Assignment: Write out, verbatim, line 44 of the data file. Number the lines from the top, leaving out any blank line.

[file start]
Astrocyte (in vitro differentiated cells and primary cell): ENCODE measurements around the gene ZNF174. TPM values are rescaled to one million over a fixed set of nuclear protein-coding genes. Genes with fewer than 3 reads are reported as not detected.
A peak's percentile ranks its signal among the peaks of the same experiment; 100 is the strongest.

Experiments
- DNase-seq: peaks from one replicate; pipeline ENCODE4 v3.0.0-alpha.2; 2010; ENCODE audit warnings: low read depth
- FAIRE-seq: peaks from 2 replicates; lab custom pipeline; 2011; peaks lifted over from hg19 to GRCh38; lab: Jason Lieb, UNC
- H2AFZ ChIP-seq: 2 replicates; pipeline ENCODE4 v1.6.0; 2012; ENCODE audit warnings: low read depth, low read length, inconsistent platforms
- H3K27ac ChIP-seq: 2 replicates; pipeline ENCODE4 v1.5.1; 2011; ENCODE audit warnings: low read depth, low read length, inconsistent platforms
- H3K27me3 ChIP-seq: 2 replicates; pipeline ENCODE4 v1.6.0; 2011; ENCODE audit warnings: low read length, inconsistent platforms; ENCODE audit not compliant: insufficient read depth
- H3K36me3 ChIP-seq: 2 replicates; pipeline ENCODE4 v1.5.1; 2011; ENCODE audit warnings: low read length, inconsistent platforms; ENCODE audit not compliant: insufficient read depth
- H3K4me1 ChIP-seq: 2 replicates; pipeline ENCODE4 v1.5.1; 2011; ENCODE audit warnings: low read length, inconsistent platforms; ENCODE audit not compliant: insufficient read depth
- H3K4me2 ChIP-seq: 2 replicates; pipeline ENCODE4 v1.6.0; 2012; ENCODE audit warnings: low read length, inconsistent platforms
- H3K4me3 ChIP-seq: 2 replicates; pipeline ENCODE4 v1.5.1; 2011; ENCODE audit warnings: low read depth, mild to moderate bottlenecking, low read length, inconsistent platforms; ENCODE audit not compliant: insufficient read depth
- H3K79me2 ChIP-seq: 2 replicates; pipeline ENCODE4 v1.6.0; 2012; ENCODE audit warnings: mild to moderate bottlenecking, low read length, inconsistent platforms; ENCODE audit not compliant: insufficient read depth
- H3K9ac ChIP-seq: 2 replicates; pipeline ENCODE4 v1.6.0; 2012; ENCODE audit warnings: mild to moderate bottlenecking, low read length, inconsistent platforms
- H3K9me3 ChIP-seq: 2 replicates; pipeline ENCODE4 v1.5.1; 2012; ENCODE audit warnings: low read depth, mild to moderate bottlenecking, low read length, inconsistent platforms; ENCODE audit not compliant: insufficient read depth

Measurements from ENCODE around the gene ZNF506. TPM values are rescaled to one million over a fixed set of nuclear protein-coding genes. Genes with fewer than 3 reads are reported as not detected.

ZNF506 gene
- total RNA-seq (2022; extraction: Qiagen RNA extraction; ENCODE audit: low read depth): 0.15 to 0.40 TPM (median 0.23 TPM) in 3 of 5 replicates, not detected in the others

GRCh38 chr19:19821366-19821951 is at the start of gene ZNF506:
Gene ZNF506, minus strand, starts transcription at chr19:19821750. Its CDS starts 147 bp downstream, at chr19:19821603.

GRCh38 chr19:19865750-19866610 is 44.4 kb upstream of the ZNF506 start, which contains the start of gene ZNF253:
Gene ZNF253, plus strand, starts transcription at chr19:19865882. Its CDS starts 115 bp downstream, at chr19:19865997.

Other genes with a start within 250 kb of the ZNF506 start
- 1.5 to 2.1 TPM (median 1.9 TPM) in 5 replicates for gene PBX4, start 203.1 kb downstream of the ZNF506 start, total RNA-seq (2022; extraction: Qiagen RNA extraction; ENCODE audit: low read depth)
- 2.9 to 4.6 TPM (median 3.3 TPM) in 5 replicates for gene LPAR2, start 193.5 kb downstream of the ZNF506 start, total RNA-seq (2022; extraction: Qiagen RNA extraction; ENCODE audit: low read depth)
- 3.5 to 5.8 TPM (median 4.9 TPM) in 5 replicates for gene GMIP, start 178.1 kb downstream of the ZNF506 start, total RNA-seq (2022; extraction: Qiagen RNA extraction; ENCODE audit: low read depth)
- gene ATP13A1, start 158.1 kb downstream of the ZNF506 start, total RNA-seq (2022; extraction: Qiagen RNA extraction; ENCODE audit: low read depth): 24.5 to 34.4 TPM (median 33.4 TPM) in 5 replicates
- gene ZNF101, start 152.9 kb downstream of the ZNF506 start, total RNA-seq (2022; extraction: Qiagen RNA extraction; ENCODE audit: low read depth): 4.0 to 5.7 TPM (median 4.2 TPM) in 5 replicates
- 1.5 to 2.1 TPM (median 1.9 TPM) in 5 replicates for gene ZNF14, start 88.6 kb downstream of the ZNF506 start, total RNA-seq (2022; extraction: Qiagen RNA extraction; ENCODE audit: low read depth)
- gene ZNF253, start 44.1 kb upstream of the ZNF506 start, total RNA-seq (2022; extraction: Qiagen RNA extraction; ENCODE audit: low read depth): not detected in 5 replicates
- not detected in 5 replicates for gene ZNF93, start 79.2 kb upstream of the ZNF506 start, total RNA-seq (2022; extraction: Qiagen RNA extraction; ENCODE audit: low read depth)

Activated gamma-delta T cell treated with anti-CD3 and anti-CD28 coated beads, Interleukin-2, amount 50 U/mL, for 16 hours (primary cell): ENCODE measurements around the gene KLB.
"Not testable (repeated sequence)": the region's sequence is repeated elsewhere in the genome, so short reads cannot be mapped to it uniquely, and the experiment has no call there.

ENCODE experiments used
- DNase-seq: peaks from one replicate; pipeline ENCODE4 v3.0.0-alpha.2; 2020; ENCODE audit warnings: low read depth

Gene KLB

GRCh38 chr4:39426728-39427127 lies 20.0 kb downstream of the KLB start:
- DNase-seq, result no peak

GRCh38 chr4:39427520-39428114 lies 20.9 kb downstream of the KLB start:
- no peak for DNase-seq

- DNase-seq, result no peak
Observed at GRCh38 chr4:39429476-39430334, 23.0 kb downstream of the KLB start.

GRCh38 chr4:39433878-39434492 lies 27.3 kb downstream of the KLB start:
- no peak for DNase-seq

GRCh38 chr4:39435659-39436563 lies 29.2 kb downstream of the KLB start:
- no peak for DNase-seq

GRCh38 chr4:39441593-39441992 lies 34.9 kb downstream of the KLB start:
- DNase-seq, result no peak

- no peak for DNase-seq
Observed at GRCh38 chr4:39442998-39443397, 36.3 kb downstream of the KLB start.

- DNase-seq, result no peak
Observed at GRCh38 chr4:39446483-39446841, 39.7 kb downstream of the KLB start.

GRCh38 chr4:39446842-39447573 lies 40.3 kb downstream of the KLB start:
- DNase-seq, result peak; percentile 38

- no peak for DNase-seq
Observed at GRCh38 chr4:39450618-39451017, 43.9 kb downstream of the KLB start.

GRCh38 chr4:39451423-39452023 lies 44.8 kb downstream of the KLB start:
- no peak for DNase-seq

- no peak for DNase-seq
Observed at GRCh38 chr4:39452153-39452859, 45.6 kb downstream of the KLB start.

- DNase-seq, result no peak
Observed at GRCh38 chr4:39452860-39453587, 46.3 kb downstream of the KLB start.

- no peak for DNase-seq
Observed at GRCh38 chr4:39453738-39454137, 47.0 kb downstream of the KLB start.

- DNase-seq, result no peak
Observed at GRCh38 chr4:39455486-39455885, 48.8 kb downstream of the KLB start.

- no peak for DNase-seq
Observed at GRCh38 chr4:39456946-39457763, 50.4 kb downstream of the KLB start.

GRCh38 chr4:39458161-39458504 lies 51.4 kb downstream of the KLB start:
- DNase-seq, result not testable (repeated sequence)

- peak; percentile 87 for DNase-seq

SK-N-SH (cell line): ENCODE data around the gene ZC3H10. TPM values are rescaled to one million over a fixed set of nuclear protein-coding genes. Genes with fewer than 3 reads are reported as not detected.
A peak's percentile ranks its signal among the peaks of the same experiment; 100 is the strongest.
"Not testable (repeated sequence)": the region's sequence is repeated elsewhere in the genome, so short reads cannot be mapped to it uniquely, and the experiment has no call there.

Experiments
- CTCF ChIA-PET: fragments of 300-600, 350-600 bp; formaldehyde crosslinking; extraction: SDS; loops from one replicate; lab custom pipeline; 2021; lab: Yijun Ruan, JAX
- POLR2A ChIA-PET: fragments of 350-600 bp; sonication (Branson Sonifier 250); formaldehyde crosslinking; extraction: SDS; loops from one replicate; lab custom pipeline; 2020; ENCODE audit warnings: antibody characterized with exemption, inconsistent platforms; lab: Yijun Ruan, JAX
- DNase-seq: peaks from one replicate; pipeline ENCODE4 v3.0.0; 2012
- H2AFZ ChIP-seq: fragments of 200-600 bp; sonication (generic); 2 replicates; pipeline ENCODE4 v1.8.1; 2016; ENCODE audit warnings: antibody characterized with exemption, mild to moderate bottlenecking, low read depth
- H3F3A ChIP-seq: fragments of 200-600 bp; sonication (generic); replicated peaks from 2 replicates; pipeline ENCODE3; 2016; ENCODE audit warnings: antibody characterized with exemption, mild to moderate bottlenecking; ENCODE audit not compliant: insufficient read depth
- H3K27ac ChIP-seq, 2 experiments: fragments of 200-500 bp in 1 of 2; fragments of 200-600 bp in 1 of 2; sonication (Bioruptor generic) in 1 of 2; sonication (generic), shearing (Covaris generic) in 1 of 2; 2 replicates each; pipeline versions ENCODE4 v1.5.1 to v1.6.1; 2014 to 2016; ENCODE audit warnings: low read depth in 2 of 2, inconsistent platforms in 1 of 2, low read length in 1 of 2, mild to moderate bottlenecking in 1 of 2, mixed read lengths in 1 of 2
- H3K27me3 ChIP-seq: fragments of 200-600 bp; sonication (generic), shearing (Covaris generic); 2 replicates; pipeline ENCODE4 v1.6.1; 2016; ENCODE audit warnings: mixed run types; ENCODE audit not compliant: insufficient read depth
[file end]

- no peak for DNase-seq